Skip to content Skip to footer

Crowd Boos, Chants “Vote Him Out” After Trump Appears at Ginsburg Memorial

Trump plans to name Ginsburg’s successor to the Supreme Court on Saturday.

President Trump wears a face mask while paying respects as Justice Ruth Bader Ginsburg lies in repose at the top of the front steps of the Supreme Court building.

President Trump was booed by a crowd gathered at the Supreme Court building on Thursday while paying respects to late Justice Ruth Bader Ginsburg.

Ginsburg’s body is currently lying in repose on the steps of the high court. The late justice passed away last Friday at the age of 87 due to complications from pancreatic cancer.

Trump arrived at the Supreme Court building on Thursday and appeared at the top of the steps near where Ginsburg’s body was placed. After the crowd noticed his presence there, they began to loudly boo the president.

The booing soon shifted toward chants of “vote him out,” which continued until the president and First Lady Melania Trump departed.

While Trump came to the Supreme Court to ostensibly pay his respects to Ginsburg, he didn’t appear to show much respect to her family members earlier in the week. During an interview on Fox News’s “Fox & Friends” program on Monday morning, the president was asked to comment on Ginsburg’s dying wish — that the next president select her successor, not Trump.

Trump offered a theory of his own, without providing evidence to support it, that Democratic lawmakers had probably written and made up the story of Ginsburg’s last wish.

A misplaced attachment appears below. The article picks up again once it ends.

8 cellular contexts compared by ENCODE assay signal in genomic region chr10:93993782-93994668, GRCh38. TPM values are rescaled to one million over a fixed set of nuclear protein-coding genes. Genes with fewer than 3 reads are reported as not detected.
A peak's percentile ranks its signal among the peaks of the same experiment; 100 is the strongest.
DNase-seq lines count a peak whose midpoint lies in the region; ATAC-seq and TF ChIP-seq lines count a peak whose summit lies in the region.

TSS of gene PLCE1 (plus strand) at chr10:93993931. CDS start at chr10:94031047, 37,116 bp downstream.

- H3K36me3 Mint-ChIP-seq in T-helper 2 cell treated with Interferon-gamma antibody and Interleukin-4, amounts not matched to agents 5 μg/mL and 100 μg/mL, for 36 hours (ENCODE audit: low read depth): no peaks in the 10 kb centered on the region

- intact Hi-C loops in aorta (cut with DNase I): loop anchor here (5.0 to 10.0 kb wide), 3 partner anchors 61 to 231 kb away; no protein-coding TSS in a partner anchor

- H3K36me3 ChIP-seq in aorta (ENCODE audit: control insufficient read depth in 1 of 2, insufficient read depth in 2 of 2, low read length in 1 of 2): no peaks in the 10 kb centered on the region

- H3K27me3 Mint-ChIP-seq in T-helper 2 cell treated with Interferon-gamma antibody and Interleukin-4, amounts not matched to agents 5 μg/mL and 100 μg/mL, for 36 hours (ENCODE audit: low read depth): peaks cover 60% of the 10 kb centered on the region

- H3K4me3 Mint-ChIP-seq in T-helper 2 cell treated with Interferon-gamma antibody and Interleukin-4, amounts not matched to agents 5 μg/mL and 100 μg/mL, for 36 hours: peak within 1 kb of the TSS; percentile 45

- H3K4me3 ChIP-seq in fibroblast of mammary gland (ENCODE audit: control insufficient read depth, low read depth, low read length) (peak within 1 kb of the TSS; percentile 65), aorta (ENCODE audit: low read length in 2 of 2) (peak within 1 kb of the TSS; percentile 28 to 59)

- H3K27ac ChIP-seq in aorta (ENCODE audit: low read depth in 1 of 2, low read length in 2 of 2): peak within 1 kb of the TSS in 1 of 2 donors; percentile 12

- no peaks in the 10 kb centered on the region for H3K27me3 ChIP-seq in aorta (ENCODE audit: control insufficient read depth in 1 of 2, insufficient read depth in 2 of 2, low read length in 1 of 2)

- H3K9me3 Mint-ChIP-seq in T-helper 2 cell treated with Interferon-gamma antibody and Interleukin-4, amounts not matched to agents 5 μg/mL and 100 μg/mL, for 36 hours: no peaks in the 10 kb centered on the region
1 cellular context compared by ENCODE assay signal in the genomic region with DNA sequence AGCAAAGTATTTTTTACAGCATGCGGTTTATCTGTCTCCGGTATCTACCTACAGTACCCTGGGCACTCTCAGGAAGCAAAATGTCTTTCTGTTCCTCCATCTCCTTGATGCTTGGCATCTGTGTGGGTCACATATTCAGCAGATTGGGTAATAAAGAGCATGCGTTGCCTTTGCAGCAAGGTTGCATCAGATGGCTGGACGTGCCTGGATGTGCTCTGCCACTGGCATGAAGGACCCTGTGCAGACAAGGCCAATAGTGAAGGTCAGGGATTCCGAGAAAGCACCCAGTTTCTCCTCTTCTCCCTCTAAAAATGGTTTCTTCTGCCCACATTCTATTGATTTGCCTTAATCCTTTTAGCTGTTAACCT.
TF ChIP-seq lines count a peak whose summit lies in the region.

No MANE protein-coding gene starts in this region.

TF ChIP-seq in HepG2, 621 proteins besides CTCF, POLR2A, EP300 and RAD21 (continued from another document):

“I don’t know that she said that, or was that written out by Adam Schiff and [Senate Minority Leader Chuck] Schumer and [House Speaker Nancy] Pelosi?” Trump said. “I would be more inclined to say the second, okay?”

Trump also announced earlier this week that he would name a successor to Ginsburg’s seat this Saturday, a mere eight days after she had died, in order to begin the process of confirming a new justice to the Supreme Court before or shortly after Election Day later this year.

Many have criticized Republicans in the Senate for agreeing to the president’s quick timeframe, as they had previously blocked former President Barack Obama from naming a new justice in 2016, arguing that a departing president should not name someone new to the court during an election year.

Obama waited a full month after Justice Antonin Scalia had passed away before announcing the nomination of Judge Merrick Garland to fill his seat. GOP senators refused to even hold hearings for Garland. After Trump was elected the following November, he nominated Justice Neil Gorsuch to the seat. Gorsuch was confirmed in April 2017.

Voters agree that Trump and Republicans should be consistent on the matter of replacing Ginsburg. A Reuters/Ipsos poll published earlier this week found that 62 percent of Americans want the winner of the presidential race to decide who the next Supreme Court justice should be, with only 23 percent saying Trump should name someone now or during the lame duck session.